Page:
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Plant Physiol. May 2006; 141(1): 26–31.
PMCID: PMC1459310

Sequencing Multiple and Diverse Rice Varieties. Connecting Whole-Genome Variation with Phenotypes

The International Rice Functional Genomics Consortium (IRFGC) has initiated a project to provide the rice research community with access to extensive information on genetic variation present within and between diverse rice cultivars and landraces, as well as the genetic resources to exploit that information. Among crop plants, rice is uniquely positioned to achieve this goal due to the release of a high-quality, whole-genome sequence; advances in the use of high-density arrays to compare complex genomes; and the availability of large collections of genetic materials rich in trait variation. In this project, the international rice research community will collaborate with Perlegen Sciences to identify a large fraction of the single nucleotide polymorphisms (SNPs) present in cultivated rice through whole-genome comparisons of 21 rice genomes, including cultivars, germplasm lines, and landraces. The SNP data will be entirely public (www.oryzasnp.org) and can be used to identify a collection of SNPs for undertaking whole-genome scans. Initial funding for this effort has been provided by the International Rice Research Institute (IRRI), the Generation Challenge Program, and the U.S. Department of Agriculture's Cooperative State Research, Education and Extension Service. In this communication, we wish to inform the research community about this project, to mobilize the research community to participate in detailed phenotyping of these lines, and to provide the opportunity to nominate additional candidate lines for a potential extension of this study.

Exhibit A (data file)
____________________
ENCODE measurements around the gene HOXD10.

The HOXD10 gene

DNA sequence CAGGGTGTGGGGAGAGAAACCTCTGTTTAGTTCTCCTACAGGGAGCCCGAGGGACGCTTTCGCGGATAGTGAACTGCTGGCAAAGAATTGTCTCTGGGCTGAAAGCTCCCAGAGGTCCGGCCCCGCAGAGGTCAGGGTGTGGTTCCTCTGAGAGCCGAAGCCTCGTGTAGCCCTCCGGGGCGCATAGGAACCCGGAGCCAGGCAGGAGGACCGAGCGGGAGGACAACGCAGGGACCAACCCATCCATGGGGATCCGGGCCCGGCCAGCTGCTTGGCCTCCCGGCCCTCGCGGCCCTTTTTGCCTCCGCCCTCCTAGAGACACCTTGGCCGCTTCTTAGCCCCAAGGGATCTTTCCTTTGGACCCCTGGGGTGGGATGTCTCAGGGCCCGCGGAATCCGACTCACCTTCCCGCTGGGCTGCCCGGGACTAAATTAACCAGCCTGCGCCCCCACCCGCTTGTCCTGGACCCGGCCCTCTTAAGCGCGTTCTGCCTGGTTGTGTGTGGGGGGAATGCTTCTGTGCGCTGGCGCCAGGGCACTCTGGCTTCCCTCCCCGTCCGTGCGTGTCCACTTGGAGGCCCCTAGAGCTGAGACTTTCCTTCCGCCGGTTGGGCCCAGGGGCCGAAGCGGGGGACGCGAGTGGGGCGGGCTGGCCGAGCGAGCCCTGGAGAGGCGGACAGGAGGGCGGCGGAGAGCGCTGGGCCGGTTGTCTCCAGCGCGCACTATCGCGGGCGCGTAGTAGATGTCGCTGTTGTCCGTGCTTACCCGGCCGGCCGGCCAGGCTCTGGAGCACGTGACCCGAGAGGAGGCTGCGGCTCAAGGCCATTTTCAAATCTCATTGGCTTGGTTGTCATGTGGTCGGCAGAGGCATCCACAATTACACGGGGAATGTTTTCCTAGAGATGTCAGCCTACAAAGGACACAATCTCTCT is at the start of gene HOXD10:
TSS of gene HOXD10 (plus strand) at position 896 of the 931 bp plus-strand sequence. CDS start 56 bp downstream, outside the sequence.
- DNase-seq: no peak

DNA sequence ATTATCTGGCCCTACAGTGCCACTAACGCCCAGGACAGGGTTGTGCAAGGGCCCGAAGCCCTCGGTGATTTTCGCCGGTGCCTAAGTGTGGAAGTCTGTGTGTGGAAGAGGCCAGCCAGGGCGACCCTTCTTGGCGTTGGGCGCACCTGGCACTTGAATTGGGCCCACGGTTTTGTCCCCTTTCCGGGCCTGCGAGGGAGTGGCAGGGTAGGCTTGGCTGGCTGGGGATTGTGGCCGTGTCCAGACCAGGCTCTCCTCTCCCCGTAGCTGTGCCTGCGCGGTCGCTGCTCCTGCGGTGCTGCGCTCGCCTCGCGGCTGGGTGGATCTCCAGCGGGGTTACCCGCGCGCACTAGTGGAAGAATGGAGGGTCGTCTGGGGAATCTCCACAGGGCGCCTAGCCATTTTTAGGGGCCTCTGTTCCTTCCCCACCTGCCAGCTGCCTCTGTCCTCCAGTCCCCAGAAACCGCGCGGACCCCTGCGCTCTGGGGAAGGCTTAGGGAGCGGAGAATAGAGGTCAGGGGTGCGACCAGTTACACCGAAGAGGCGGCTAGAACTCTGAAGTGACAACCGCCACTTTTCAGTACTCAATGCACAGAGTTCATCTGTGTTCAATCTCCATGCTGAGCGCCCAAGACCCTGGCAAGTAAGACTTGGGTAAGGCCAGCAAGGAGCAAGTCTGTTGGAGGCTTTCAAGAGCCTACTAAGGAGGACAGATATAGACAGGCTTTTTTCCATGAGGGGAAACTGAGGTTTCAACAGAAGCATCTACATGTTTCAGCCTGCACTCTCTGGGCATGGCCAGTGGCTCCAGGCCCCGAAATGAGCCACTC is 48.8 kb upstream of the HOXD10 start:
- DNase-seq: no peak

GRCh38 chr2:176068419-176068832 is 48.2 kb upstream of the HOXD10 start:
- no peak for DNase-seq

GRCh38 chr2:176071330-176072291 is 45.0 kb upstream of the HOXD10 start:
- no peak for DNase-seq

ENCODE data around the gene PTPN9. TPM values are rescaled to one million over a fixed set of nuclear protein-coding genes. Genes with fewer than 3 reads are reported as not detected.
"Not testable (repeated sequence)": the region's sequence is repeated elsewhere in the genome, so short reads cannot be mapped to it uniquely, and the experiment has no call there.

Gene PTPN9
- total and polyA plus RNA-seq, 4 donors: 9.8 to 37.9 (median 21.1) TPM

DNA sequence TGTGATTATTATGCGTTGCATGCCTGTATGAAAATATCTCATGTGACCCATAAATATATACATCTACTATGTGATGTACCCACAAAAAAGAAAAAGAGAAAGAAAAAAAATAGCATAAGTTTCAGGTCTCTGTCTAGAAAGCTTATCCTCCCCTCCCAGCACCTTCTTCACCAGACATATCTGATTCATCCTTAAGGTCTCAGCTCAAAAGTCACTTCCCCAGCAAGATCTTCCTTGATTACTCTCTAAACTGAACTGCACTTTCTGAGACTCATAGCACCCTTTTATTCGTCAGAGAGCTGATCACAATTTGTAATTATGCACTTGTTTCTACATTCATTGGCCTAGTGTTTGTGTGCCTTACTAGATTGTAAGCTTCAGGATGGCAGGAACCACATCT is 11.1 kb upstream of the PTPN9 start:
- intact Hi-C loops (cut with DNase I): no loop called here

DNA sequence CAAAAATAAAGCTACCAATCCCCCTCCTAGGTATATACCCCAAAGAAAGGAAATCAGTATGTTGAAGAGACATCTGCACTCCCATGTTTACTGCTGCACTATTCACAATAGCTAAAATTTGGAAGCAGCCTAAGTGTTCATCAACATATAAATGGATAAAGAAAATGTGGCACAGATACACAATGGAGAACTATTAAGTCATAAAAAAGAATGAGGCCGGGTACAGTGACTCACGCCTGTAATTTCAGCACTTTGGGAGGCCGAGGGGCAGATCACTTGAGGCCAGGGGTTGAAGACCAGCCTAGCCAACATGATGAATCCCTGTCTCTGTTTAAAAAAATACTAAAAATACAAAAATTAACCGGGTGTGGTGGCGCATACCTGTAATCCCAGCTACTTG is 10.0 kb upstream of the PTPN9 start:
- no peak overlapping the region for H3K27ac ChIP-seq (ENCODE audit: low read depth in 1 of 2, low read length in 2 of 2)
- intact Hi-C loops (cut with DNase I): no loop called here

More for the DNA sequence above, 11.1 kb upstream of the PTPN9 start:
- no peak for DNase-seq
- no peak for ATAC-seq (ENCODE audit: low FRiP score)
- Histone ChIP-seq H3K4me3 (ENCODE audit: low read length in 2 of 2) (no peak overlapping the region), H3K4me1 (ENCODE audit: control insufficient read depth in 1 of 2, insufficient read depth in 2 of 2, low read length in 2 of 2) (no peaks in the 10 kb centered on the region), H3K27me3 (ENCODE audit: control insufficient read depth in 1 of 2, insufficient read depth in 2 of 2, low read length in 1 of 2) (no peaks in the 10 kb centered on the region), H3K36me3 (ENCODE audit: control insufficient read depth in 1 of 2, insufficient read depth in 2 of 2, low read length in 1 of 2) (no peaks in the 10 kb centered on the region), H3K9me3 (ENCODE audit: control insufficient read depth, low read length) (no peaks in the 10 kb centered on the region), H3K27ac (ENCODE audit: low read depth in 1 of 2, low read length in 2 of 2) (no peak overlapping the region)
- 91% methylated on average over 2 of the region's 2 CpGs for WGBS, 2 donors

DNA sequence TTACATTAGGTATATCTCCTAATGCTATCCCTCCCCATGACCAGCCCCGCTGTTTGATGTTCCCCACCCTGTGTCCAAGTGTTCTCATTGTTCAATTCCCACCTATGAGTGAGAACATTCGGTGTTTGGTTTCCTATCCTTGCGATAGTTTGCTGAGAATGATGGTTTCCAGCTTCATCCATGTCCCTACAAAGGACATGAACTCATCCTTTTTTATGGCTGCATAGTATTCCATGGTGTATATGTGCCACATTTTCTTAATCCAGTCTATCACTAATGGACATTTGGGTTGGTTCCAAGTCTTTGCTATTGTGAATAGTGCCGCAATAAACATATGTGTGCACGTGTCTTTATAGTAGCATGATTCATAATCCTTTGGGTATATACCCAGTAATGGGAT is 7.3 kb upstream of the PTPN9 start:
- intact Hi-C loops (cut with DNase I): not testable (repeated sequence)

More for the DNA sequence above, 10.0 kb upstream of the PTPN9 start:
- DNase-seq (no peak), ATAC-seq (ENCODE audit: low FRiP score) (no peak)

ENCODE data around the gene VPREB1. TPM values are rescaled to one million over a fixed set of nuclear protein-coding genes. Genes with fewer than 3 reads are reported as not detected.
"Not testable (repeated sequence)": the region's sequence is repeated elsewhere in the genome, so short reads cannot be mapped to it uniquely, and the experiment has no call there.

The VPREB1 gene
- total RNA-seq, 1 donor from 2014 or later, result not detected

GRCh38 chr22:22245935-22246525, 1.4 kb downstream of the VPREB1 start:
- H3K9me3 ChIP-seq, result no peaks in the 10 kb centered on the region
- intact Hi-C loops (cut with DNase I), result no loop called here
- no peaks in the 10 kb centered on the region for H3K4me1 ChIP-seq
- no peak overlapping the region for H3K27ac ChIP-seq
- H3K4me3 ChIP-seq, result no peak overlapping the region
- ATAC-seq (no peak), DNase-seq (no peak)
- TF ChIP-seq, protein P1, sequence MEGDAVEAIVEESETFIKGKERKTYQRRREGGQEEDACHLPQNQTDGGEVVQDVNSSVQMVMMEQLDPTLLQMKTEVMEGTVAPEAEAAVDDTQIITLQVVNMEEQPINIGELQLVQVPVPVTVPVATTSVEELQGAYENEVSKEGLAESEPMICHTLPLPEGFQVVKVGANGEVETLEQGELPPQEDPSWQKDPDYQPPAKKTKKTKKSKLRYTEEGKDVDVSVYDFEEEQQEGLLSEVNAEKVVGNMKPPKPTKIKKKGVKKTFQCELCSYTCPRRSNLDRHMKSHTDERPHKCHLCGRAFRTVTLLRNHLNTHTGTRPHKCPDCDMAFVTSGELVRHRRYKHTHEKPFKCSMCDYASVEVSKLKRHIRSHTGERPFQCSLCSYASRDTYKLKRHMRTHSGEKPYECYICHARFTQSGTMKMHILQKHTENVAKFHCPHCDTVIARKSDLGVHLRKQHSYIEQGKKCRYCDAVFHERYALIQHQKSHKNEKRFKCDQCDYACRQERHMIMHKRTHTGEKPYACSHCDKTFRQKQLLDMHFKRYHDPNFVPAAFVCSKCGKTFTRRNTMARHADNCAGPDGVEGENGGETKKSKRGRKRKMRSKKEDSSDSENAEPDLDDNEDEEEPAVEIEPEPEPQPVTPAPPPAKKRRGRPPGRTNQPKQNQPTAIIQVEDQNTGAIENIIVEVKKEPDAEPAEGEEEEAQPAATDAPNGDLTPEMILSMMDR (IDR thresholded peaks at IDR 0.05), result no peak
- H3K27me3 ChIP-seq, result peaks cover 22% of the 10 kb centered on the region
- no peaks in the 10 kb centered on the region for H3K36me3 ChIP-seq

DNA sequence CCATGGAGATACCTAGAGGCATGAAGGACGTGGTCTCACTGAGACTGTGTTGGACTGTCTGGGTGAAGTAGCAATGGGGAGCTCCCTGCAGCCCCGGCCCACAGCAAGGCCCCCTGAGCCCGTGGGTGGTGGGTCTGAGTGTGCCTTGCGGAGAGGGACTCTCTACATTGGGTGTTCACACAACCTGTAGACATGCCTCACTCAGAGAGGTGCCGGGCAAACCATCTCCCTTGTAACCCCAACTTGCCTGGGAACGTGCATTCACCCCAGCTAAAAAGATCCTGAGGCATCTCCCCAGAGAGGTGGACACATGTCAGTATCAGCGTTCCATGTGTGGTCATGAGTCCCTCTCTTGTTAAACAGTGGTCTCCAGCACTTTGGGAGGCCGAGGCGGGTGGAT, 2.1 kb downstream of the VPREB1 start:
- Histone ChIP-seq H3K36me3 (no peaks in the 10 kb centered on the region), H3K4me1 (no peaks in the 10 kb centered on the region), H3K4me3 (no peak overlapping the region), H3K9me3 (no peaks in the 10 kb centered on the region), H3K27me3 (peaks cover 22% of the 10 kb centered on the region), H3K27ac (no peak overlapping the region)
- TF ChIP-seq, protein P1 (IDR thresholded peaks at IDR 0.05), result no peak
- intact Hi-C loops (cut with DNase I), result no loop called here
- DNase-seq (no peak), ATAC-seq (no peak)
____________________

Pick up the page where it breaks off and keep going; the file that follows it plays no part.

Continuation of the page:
DNA sequence variation accounts for a large fraction of observed differences between plant individuals or varieties, including plant development, yield, stress tolerance, and nutritional quality. The bulk of natural genetic variation in organisms is represented by SNPs or small insertions or deletions. The potentially large number of SNPs in the genomes of individuals within a population or species (Schafer and Hawkins, 1998; Cargill et al., 1999; Kwok, 2001; Syvanen, 2001) provides the foundation for novel approaches to genomic mapping of quantitative trait loci. In humans, SNP variation is approximately 0.5% per nucleotide site (Cargill et al., 1999), while in maize (Zea mays) the variation is closer to 1% to 2% per site (Tenaillon et al., 2001). In the rice genome, SNP occurrences are estimated at approximately three to four SNPs per 1,000 bases, depending on the examined chromosomal regions (Feng et al., 2002; Yu et al., 2005). Recent estimates for SNP variation in rice, based on the indica and japonica genome sequence data, are less than 0.4% (Feltus et al., 2004). On an applied level, the very high densities of SNPs in a genome have made them a preferred molecular marker for fine-mapping studies (Rafalski, 2002). More fundamentally, SNPs are the basic units of genomic diversity, and understanding the evolutionary dynamics of plant genomes involves, in part, assessing the levels, patterning, and distribution of these SNPs (Aquadro, 1992). Studies of SNPs provide a framework for examining how population history, breeding system, and selection affect variation at genetic loci, and delineate the mechanisms that lead to evolutionary diversification of genomes (Nordborg and Innan, 2002; Palaisa et al., 2004). For example, molecular population genomics uses SNP data to probe the levels and patterning of nucleotide polymorphisms within and between loci to test whether specific genes are evolving under selection or in a neutral manner (Bergelson et al., 1998; Purugganan and Suddith, 1999; Bustamante et al., 2002; Palaisa et al., 2004). Of particular utility for whole-genome scans will be the identification of tag SNPs, SNPs that define haplotype regions (Johnson et al., 2001) and can be used to track these regions across populations for testing associations (Gonzalez-Neira et al., 2006).